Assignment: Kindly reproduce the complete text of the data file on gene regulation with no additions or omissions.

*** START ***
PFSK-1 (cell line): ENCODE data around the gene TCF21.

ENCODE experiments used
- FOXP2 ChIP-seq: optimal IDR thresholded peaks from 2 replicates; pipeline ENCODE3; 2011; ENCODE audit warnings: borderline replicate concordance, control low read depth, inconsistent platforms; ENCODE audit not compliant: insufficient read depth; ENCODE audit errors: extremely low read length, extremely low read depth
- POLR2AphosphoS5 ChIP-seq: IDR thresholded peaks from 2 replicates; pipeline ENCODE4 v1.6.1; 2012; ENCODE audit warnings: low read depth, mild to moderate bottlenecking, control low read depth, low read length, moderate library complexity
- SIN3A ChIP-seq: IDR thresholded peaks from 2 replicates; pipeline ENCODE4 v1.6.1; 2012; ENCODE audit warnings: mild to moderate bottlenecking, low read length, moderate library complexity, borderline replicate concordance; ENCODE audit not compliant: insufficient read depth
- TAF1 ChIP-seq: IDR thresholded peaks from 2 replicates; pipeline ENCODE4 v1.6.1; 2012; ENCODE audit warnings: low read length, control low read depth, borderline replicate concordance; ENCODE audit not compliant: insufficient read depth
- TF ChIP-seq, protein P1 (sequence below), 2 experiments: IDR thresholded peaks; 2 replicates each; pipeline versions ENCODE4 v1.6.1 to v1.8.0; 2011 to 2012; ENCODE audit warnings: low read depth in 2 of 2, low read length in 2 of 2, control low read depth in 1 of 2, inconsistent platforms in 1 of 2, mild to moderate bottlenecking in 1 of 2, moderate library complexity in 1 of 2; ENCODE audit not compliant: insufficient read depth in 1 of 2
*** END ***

PFSK-1 (cell line): ENCODE data around the gene TCF21.

ENCODE experiments used
- FOXP2 ChIP-seq: optimal IDR thresholded peaks from 2 replicates; pipeline ENCODE3; 2011; ENCODE audit warnings: borderline replicate concordance, control low read depth, inconsistent platforms; ENCODE audit not compliant: insufficient read depth; ENCODE audit errors: extremely low read length, extremely low read depth
- POLR2AphosphoS5 ChIP-seq: IDR thresholded peaks from 2 replicates; pipeline ENCODE4 v1.6.1; 2012; ENCODE audit warnings: low read depth, mild to moderate bottlenecking, control low read depth, low read length, moderate library complexity
- SIN3A ChIP-seq: IDR thresholded peaks from 2 replicates; pipeline ENCODE4 v1.6.1; 2012; ENCODE audit warnings: mild to moderate bottlenecking, low read length, moderate library complexity, borderline replicate concordance; ENCODE audit not compliant: insufficient read depth
- TAF1 ChIP-seq: IDR thresholded peaks from 2 replicates; pipeline ENCODE4 v1.6.1; 2012; ENCODE audit warnings: low read length, control low read depth, borderline replicate concordance; ENCODE audit not compliant: insufficient read depth
- TF ChIP-seq, protein P1 (sequence below), 2 experiments: IDR thresholded peaks; 2 replicates each; pipeline versions ENCODE4 v1.6.1 to v1.8.0; 2011 to 2012; ENCODE audit warnings: low read depth in 2 of 2, low read length in 2 of 2, control low read depth in 1 of 2, inconsistent platforms in 1 of 2, mild to moderate bottlenecking in 1 of 2, moderate library complexity in 1 of 2; ENCODE audit not compliant: insufficient read depth in 1 of 2